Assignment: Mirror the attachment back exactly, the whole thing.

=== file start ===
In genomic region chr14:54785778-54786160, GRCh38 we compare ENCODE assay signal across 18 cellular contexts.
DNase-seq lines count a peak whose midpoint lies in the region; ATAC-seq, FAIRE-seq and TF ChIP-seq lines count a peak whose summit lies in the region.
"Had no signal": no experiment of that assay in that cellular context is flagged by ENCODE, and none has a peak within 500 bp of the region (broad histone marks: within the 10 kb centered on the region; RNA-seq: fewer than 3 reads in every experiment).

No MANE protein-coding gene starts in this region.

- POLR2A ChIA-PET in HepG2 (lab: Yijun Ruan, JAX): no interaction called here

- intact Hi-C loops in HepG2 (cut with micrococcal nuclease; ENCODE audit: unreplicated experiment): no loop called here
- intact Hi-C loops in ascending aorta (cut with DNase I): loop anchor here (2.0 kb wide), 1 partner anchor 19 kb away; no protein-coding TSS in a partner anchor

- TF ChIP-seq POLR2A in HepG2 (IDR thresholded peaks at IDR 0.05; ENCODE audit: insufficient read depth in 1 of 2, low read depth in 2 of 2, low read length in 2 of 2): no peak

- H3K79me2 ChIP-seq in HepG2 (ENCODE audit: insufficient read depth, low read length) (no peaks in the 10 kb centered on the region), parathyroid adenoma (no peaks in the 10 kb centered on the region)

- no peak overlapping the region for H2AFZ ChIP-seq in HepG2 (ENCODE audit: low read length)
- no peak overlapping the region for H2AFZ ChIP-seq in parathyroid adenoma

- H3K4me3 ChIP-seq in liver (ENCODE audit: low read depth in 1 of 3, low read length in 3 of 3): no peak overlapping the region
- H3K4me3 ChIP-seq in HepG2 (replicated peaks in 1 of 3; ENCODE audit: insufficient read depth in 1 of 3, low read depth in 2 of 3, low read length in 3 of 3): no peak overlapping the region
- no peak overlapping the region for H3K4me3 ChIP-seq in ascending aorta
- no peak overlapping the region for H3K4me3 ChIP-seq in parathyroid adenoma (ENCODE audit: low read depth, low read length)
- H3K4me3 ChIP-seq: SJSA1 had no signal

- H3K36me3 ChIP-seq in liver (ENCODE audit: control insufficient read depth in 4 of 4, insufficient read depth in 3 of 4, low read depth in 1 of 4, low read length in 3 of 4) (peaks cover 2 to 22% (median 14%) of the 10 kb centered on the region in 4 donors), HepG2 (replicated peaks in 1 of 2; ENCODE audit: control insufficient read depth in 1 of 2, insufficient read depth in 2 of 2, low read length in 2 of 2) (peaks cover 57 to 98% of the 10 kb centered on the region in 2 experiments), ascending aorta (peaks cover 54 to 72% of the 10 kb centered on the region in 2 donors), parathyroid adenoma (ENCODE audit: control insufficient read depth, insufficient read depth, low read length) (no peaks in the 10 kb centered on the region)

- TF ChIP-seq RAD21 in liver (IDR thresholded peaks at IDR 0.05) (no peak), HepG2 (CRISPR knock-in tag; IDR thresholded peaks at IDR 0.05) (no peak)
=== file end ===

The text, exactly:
In genomic region chr14:54785778-54786160, GRCh38 we compare ENCODE assay signal across 18 cellular contexts.
DNase-seq lines count a peak whose midpoint lies in the region; ATAC-seq, FAIRE-seq and TF ChIP-seq lines count a peak whose summit lies in the region.
"Had no signal": no experiment of that assay in that cellular context is flagged by ENCODE, and none has a peak within 500 bp of the region (broad histone marks: within the 10 kb centered on the region; RNA-seq: fewer than 3 reads in every experiment).

No MANE protein-coding gene starts in this region.

- POLR2A ChIA-PET in HepG2 (lab: Yijun Ruan, JAX): no interaction called here

- intact Hi-C loops in HepG2 (cut with micrococcal nuclease; ENCODE audit: unreplicated experiment): no loop called here
- intact Hi-C loops in ascending aorta (cut with DNase I): loop anchor here (2.0 kb wide), 1 partner anchor 19 kb away; no protein-coding TSS in a partner anchor

- TF ChIP-seq POLR2A in HepG2 (IDR thresholded peaks at IDR 0.05; ENCODE audit: insufficient read depth in 1 of 2, low read depth in 2 of 2, low read length in 2 of 2): no peak

- H3K79me2 ChIP-seq in HepG2 (ENCODE audit: insufficient read depth, low read length) (no peaks in the 10 kb centered on the region), parathyroid adenoma (no peaks in the 10 kb centered on the region)

- no peak overlapping the region for H2AFZ ChIP-seq in HepG2 (ENCODE audit: low read length)
- no peak overlapping the region for H2AFZ ChIP-seq in parathyroid adenoma

- H3K4me3 ChIP-seq in liver (ENCODE audit: low read depth in 1 of 3, low read length in 3 of 3): no peak overlapping the region
- H3K4me3 ChIP-seq in HepG2 (replicated peaks in 1 of 3; ENCODE audit: insufficient read depth in 1 of 3, low read depth in 2 of 3, low read length in 3 of 3): no peak overlapping the region
- no peak overlapping the region for H3K4me3 ChIP-seq in ascending aorta
- no peak overlapping the region for H3K4me3 ChIP-seq in parathyroid adenoma (ENCODE audit: low read depth, low read length)
- H3K4me3 ChIP-seq: SJSA1 had no signal

- H3K36me3 ChIP-seq in liver (ENCODE audit: control insufficient read depth in 4 of 4, insufficient read depth in 3 of 4, low read depth in 1 of 4, low read length in 3 of 4) (peaks cover 2 to 22% (median 14%) of the 10 kb centered on the region in 4 donors), HepG2 (replicated peaks in 1 of 2; ENCODE audit: control insufficient read depth in 1 of 2, insufficient read depth in 2 of 2, low read length in 2 of 2) (peaks cover 57 to 98% of the 10 kb centered on the region in 2 experiments), ascending aorta (peaks cover 54 to 72% of the 10 kb centered on the region in 2 donors), parathyroid adenoma (ENCODE audit: control insufficient read depth, insufficient read depth, low read length) (no peaks in the 10 kb centered on the region)

- TF ChIP-seq RAD21 in liver (IDR thresholded peaks at IDR 0.05) (no peak), HepG2 (CRISPR knock-in tag; IDR thresholded peaks at IDR 0.05) (no peak)